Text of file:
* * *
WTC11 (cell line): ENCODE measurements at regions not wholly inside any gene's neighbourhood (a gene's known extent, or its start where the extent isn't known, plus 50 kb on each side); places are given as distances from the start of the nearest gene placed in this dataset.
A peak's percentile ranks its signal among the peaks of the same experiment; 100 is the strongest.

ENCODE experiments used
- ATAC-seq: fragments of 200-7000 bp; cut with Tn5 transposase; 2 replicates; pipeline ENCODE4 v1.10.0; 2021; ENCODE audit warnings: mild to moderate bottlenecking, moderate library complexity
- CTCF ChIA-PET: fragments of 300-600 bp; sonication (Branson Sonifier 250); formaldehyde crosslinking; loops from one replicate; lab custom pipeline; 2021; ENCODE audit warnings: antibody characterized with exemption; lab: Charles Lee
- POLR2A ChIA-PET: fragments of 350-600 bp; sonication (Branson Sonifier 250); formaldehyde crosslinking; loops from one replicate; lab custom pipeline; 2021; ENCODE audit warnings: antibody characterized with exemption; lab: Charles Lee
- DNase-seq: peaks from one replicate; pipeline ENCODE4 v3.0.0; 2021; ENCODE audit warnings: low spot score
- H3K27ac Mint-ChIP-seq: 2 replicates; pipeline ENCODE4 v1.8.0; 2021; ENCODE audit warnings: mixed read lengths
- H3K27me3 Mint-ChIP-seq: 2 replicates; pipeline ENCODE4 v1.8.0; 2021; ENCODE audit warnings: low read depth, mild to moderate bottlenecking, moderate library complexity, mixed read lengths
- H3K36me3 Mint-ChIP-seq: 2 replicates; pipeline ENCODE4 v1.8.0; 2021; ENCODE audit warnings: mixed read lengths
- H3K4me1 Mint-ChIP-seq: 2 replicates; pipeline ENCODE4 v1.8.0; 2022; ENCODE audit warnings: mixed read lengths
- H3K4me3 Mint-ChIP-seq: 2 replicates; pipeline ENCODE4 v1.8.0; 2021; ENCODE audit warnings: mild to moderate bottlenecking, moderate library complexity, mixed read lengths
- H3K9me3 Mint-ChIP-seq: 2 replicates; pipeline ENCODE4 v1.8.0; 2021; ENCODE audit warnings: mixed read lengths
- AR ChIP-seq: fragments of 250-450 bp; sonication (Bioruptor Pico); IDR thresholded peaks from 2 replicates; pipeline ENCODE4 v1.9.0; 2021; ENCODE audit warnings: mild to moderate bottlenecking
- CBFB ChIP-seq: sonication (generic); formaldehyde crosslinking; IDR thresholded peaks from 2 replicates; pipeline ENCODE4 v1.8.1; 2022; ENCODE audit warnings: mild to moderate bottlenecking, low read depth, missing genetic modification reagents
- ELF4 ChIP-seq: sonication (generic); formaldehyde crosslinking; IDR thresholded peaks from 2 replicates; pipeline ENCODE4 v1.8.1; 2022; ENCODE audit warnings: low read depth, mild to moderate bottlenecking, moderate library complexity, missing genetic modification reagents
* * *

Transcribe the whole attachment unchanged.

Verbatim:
WTC11 (cell line): ENCODE measurements at regions not wholly inside any gene's neighbourhood (a gene's known extent, or its start where the extent isn't known, plus 50 kb on each side); places are given as distances from the start of the nearest gene placed in this dataset.
A peak's percentile ranks its signal among the peaks of the same experiment; 100 is the strongest.

ENCODE experiments used
- ATAC-seq: fragments of 200-7000 bp; cut with Tn5 transposase; 2 replicates; pipeline ENCODE4 v1.10.0; 2021; ENCODE audit warnings: mild to moderate bottlenecking, moderate library complexity
- CTCF ChIA-PET: fragments of 300-600 bp; sonication (Branson Sonifier 250); formaldehyde crosslinking; loops from one replicate; lab custom pipeline; 2021; ENCODE audit warnings: antibody characterized with exemption; lab: Charles Lee
- POLR2A ChIA-PET: fragments of 350-600 bp; sonication (Branson Sonifier 250); formaldehyde crosslinking; loops from one replicate; lab custom pipeline; 2021; ENCODE audit warnings: antibody characterized with exemption; lab: Charles Lee
- DNase-seq: peaks from one replicate; pipeline ENCODE4 v3.0.0; 2021; ENCODE audit warnings: low spot score
- H3K27ac Mint-ChIP-seq: 2 replicates; pipeline ENCODE4 v1.8.0; 2021; ENCODE audit warnings: mixed read lengths
- H3K27me3 Mint-ChIP-seq: 2 replicates; pipeline ENCODE4 v1.8.0; 2021; ENCODE audit warnings: low read depth, mild to moderate bottlenecking, moderate library complexity, mixed read lengths
- H3K36me3 Mint-ChIP-seq: 2 replicates; pipeline ENCODE4 v1.8.0; 2021; ENCODE audit warnings: mixed read lengths
- H3K4me1 Mint-ChIP-seq: 2 replicates; pipeline ENCODE4 v1.8.0; 2022; ENCODE audit warnings: mixed read lengths
- H3K4me3 Mint-ChIP-seq: 2 replicates; pipeline ENCODE4 v1.8.0; 2021; ENCODE audit warnings: mild to moderate bottlenecking, moderate library complexity, mixed read lengths
- H3K9me3 Mint-ChIP-seq: 2 replicates; pipeline ENCODE4 v1.8.0; 2021; ENCODE audit warnings: mixed read lengths
- AR ChIP-seq: fragments of 250-450 bp; sonication (Bioruptor Pico); IDR thresholded peaks from 2 replicates; pipeline ENCODE4 v1.9.0; 2021; ENCODE audit warnings: mild to moderate bottlenecking
- CBFB ChIP-seq: sonication (generic); formaldehyde crosslinking; IDR thresholded peaks from 2 replicates; pipeline ENCODE4 v1.8.1; 2022; ENCODE audit warnings: mild to moderate bottlenecking, low read depth, missing genetic modification reagents
- ELF4 ChIP-seq: sonication (generic); formaldehyde crosslinking; IDR thresholded peaks from 2 replicates; pipeline ENCODE4 v1.8.1; 2022; ENCODE audit warnings: low read depth, mild to moderate bottlenecking, moderate library complexity, missing genetic modification reagents